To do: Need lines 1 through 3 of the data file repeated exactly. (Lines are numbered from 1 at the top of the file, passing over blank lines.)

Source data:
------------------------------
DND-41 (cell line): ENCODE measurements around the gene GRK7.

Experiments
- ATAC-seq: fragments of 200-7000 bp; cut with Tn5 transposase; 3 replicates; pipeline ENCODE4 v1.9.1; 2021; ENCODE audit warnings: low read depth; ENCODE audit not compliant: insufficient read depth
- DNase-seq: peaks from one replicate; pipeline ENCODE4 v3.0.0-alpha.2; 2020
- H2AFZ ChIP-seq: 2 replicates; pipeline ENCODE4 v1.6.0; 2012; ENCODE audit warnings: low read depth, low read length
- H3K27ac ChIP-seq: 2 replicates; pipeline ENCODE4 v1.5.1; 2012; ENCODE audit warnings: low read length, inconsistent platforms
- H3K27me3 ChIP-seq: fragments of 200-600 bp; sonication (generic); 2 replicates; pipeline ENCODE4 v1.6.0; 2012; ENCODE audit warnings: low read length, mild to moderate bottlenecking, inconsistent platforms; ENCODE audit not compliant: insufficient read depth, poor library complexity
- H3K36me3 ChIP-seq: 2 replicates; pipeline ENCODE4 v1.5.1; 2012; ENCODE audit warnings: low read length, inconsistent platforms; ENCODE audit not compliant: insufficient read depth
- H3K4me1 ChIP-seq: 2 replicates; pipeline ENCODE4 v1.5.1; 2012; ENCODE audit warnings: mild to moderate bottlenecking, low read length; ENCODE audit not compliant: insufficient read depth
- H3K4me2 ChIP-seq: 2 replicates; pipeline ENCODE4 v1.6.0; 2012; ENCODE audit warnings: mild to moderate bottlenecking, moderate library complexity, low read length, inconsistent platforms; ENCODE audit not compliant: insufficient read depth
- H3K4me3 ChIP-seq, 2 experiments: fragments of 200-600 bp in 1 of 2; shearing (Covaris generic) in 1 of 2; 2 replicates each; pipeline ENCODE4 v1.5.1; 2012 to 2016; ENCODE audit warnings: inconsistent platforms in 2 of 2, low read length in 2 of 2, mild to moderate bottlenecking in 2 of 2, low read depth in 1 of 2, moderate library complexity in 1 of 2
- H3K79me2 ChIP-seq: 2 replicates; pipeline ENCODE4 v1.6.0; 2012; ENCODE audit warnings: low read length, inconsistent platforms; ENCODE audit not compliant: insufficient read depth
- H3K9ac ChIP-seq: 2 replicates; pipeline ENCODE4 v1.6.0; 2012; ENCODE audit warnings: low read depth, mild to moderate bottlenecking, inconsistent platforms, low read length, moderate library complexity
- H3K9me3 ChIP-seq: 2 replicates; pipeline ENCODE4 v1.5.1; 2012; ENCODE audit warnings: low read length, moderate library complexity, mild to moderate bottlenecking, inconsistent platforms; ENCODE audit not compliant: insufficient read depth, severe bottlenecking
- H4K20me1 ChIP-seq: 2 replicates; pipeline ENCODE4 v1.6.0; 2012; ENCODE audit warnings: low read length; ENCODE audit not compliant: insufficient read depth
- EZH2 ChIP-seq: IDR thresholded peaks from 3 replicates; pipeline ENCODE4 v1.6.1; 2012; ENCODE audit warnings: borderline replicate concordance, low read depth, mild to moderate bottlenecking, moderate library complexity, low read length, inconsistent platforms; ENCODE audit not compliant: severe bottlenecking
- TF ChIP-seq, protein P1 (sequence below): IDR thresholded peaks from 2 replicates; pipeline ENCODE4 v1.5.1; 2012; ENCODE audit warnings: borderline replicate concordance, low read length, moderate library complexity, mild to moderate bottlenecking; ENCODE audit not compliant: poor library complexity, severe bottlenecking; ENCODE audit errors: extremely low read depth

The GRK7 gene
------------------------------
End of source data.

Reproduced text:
DND-41 (cell line): ENCODE measurements around the gene GRK7.

Experiments
- ATAC-seq: fragments of 200-7000 bp; cut with Tn5 transposase; 3 replicates; pipeline ENCODE4 v1.9.1; 2021; ENCODE audit warnings: low read depth; ENCODE audit not compliant: insufficient read depth